This soft outer layer surrounding the peach skin makes a few appearances in Wendelin Van Draanen’s recently published novel, The Peaches Rebellion.
Pismo Beach author’s debut work of historical fiction is full of gooey, sticky peaches, their juice, pits and fuzz, and a summer of learning and lessons for three high school girls from all walks of life. very different in the Central Valley of the 1940s.
“It’s a story about bridging differences and coming together as very different people to achieve a great thing,” Van Draanen said. “What brings them together is a monumental thing, and they end up breaking a lot of rules and conventions and they embark on a great adventure.”
Van Draanen has written over 30 novels for young readers and teens, including the 18-book Edgar Allan Poe Award-winning detective series Sammy Keyes and Reversed, which became a Warner Brothers feature under the direction of Rob Reiner. Just before the onset of the pandemic, she released her first non-fiction work, Hope in the Mail: Reflections on Writing and Life, which is part writing guide and part memory. She said she started writing The Peaches Rebellion about three years ago.
When new times spoke with her May 20, Van Draanen was on day three of a 13-day book-promoting tour of nine schools and 19 stores that will culminate at Barnes & Noble in downtown San Luis Obispo on May 29, where she will sign her new book and other favorites from 1 p.m. to 2 p.m.
Two young women tell the story of the post-Depression and post-World War II era: Peggy Simmons, who grew up on a peach farm, and Ginny Rose, whose parents emigrated from Oklahoma to California during the great Depression. Simmons’ parents own a peach orchard and his brother concentrates on field work while Peggy tends to the farm, including selling and baking peach pies and preserves. Ginny Rose works at a peach cannery, where she stands for hours in a hot warehouse sorting peaches before returning home to take care of household chores and her three little sisters.
“I had a lot to figure out about the time period because I wasn’t there in 1947,” Van Draanen said with a laugh, “and I didn’t know much about the Central Valley and the Dust Bowl migration.”
She began her research with her husband’s family, originally from the Central Valley. Her stepmother worked in the cutting sheds (similar to Ginny Rose) when she was younger. While researching what it was, Van Draanen said she went down the rabbit hole to gather as much information as possible about the Dust Bowl migration and why people came to California.
“Having lived in California all my life and being in communities where there are people working in the fields all the time, so getting to know that side of California better, it kind of spoke to me as something that I should know,” she said.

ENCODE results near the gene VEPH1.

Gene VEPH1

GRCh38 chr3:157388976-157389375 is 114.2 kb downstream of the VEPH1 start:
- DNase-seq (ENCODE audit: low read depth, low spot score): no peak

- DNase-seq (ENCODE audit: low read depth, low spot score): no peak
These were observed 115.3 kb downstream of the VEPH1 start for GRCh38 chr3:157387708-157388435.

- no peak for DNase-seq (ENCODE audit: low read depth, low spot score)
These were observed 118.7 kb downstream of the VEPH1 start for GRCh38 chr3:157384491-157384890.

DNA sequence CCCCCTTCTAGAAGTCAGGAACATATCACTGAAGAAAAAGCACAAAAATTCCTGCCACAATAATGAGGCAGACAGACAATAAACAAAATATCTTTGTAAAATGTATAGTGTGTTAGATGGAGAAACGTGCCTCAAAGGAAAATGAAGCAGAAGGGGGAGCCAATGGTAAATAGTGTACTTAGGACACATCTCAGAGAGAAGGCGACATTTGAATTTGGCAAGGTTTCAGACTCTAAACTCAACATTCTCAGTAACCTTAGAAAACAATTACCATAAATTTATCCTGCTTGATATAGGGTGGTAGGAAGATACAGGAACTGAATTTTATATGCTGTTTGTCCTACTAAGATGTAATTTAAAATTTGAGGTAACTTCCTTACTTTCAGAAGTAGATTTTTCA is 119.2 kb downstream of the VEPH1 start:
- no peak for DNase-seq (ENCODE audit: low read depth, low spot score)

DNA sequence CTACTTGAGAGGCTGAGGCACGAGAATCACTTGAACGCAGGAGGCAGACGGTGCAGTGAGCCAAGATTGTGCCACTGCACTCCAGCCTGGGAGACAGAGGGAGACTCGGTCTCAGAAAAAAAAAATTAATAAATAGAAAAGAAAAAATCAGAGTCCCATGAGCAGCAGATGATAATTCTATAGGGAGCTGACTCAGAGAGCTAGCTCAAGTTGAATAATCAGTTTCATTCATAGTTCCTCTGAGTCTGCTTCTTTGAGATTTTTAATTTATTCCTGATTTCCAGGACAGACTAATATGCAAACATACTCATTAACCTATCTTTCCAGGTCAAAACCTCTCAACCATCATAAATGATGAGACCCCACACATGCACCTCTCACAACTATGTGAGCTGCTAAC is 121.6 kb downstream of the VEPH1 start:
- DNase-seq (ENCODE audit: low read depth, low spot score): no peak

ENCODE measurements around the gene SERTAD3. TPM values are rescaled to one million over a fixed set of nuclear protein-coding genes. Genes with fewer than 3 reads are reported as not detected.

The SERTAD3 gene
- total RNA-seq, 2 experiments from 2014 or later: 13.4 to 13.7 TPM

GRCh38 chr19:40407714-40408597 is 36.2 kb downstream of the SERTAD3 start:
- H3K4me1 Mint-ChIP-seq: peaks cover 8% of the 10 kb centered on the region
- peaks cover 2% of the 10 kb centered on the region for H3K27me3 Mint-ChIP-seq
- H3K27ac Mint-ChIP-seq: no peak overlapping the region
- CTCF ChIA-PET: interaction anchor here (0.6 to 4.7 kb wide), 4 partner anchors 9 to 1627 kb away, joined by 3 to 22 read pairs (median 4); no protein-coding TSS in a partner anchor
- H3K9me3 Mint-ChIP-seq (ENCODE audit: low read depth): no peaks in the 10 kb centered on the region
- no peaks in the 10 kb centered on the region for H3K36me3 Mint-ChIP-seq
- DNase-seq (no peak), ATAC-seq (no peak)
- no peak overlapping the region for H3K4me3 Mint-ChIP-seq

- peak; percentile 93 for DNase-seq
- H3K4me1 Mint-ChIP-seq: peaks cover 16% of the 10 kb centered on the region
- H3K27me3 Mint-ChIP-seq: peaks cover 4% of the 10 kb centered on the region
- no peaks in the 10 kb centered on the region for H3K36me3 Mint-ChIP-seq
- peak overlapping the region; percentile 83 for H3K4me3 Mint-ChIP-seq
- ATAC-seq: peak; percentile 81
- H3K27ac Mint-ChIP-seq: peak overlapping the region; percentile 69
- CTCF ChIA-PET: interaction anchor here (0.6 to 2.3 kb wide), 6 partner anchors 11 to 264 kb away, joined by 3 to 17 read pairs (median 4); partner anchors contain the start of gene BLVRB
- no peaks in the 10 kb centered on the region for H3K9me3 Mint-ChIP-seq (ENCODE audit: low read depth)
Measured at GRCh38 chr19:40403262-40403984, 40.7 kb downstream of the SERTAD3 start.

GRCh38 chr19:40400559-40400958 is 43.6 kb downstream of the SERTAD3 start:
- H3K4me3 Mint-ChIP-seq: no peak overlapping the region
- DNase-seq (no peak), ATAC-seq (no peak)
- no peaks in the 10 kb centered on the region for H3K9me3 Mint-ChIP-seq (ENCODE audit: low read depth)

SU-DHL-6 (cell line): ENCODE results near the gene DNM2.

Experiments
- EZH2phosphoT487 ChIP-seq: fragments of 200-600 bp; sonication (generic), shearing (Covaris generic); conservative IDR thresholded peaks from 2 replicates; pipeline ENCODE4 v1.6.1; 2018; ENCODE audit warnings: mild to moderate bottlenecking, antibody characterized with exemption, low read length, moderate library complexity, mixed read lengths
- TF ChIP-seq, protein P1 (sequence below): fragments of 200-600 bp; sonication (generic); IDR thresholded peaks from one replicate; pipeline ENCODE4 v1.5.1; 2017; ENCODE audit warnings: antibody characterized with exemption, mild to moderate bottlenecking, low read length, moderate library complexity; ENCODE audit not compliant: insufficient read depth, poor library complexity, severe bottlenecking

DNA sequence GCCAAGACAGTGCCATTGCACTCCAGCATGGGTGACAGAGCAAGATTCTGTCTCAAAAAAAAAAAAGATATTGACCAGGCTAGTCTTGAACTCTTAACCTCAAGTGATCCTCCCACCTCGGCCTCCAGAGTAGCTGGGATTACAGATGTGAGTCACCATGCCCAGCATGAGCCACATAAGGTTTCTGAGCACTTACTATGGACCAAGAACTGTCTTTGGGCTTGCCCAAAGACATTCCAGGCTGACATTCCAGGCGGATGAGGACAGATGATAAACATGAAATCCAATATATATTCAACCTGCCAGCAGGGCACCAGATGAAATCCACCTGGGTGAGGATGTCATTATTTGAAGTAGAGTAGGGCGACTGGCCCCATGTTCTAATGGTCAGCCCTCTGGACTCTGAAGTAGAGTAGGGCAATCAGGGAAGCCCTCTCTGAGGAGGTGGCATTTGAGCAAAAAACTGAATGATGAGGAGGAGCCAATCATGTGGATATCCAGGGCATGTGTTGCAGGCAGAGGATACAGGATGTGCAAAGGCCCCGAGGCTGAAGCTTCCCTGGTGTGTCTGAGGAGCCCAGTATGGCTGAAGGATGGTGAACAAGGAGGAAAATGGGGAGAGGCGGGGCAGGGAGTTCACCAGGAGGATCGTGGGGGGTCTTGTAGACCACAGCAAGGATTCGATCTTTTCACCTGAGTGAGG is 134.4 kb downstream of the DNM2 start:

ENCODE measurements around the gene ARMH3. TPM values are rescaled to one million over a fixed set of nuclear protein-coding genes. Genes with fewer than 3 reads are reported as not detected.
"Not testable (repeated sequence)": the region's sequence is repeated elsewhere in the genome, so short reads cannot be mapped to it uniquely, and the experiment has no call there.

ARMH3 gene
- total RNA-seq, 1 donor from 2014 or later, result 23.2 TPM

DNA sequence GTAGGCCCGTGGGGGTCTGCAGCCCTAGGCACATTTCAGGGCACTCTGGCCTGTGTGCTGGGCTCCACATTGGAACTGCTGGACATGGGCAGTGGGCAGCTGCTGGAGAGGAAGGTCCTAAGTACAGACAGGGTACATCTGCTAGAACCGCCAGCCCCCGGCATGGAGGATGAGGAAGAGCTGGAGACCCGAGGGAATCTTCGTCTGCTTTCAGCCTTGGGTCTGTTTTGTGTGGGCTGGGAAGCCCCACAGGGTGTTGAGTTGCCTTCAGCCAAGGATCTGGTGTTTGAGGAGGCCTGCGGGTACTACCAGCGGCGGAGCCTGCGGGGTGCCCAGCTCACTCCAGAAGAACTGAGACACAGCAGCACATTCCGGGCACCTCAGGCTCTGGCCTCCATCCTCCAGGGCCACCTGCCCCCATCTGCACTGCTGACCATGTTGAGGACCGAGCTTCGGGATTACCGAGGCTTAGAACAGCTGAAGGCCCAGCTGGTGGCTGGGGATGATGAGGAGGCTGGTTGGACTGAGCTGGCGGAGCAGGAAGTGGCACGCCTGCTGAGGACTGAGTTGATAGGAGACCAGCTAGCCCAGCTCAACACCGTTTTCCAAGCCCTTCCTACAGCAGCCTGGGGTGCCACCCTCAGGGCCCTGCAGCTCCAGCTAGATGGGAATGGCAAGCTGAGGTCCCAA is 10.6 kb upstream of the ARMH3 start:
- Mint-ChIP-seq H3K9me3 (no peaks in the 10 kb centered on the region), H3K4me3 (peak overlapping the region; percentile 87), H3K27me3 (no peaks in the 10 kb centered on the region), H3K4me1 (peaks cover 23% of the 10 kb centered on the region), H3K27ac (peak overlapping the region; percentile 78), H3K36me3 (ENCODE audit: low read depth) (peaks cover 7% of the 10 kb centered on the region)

She searched for records at the Riverbank Historical Museum, where she met women who helped her learn even more. She also interviewed several people, including one of her neighbors who owns a peach farm in the central valley.
“We went to his farm and he let me drive his tractor. I got stuck in the mud. It was a whole thing,” she said with a laugh.
Before meeting her neighbour, she was already thinking about where a peach comes from and what it takes to create one – all the elements that have to come together in harmony – and how it could become a sweet metaphor for the people.
“Water, earth and sunlight come together to create this amazing thing like a peach,” she said. “Coming together can lead us to create something beautiful and miraculous.”
The story follows Peggy, Ginny Rose and a banker’s daughter, Lisette, through a summer of love, big decisions and catalysts for change. Although high school kids have very different lives, what they have in common, Van Draanen said, is that their fathers dictate their lives.
“I’m always a believer in girl power or women power, and while I don’t preach it, I demonstrate it,” she said. “Although they are three different people from three different walks of life, they rebel simultaneously.”
Peggy, caught in the middle of Ginny Rose and Lisette, begins to wonder if the Oklahoma girl and the banker’s daughter will ever get along. Van Draanen guides readers through their lives, their differences, and what happens when they move past their own misconceptions and stereotypes to truly get along.
“It’s kind of a microcosm of what I wish we could do as a country,” Van Draanen said. “To find ways to listen and respect each other and try to put themselves in someone else’s shoes for a little while so we can see why they feel the way they feel. feel about things.” Δ
Editor Camillia Lanham is always listening. Send your thoughts to [email protected]